Boulia Rodeo was in town, and we couldn't resist doing the slog back into town for it. It was an awesome drive though. We were stoked to see 60 - 100 brolgas with a few babies thrown in, feeding in the cracked earth grassland, along with some wild pigs (bugger!), and a fierce snake which I still see when I shut my eyes... Despite the rodeo being a lot quieter than when we went a few years ago, it was still awesome. Those men and woman (she appeared to get ribs broken after being stamped on), were incredible in their courage or stupidity, (I'm not sure which.) Big hats were the go and the cowboys did wear all the gear, fringed pants, spurs, waistcoats. The bulls were massive, I don't know how people weren't killed. One big black bull threw off its charge like a fly, then turned to charge the steel fence where I was standing . Not once but three times he rammed the fence. I was hoping they had put it up well, so was Zavier. The kids were watching goggle eyed from up top on the stand, where they could see the Bulls being loaded and the cowboys perched on them as they were released.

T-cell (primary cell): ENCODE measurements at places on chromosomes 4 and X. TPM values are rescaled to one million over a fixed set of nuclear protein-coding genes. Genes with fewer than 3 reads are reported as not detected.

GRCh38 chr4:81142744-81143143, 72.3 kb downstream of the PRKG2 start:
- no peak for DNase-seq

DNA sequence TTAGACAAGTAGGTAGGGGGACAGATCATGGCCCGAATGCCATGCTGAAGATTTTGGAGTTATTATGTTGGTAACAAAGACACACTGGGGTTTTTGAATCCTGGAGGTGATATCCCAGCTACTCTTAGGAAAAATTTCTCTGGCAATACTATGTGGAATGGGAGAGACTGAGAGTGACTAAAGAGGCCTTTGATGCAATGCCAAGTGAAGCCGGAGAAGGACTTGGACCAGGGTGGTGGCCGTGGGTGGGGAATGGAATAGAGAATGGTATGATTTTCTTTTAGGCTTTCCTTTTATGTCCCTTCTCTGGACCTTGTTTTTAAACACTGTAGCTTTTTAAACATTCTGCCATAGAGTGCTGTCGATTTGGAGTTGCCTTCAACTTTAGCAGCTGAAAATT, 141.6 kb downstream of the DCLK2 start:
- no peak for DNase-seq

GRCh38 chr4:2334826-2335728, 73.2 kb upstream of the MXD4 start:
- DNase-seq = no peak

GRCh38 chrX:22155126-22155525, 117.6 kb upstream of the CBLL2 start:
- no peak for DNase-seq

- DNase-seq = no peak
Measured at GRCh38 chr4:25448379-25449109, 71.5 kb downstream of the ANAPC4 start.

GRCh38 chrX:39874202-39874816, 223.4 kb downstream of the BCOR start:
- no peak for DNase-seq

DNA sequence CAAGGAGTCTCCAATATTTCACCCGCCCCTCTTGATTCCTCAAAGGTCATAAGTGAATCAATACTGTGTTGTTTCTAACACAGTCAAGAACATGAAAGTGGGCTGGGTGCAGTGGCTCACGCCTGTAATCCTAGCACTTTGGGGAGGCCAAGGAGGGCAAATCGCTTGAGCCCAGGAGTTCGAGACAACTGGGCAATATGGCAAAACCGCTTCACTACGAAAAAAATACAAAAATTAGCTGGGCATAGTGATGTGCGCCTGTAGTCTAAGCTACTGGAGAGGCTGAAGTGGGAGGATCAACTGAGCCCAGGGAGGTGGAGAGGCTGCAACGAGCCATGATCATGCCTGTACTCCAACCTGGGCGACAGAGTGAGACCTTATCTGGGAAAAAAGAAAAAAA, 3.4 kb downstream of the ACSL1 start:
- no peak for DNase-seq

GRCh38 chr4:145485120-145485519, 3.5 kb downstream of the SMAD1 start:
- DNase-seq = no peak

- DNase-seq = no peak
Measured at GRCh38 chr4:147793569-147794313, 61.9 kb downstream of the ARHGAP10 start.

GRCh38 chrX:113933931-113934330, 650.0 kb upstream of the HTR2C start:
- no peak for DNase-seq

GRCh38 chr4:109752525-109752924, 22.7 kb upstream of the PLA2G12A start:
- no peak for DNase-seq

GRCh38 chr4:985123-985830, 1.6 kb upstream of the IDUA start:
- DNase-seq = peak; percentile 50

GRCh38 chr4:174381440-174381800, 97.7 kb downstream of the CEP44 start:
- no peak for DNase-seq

The drive home was good as we pulled in to a couple of stations to say hello. From one we found our mail bag which hadn't quite made it out to us. The other had 3 kids the same ages as ours. At both places we've been to with kids, they are so excited. The kids race out the door waving to us furiously and come right up to the car, bouncing around until our kids get out. Kids are like gold around here, and they sure are a good excuse to meet people in the area. The women seem to have the same issues as back home, never enough time in the day, always want better for their kids, tantrums.... but thrown into that is homeschooling. Not a couple of hours a day out here, but the curriculum is set, it makes for a normal length day. If they don't have the set work back after a fortnight, they get 2 or 3 calls, then are expelled. It's a serious enterprise, if people are lucky they can afford a governess. 'What do you do?' said one woman, 'it makes you cry but you've just got to do it, it's your kids.' Then they have to help run stations, just the food itself is massive. Killing your own meat makes for a huge job of cutting it up, freezing it, hanging it. All food has to be sorted through every few days, fruit and veg must be individually rewrapped in paper every few days or week. Dry goods are all in bulk and must be stored away from rodents and the heat. We did a $1000 shop before we got here. That was just dry goods, no fruit or veg or meat. Everything gets caked in dust, so to keep a clean house is a slog. Before going anywhere, you need to refuel on the property, check air pressure in the tyres, check radios, get the satellite phone. The vehicles all have emergency gear on them, including water. There aren't second chances out here. People don't drive past. Everyone has to be prepared to get themselves out of trouble. On that note, the sun is still shining and I haven't seen a cloud for a week.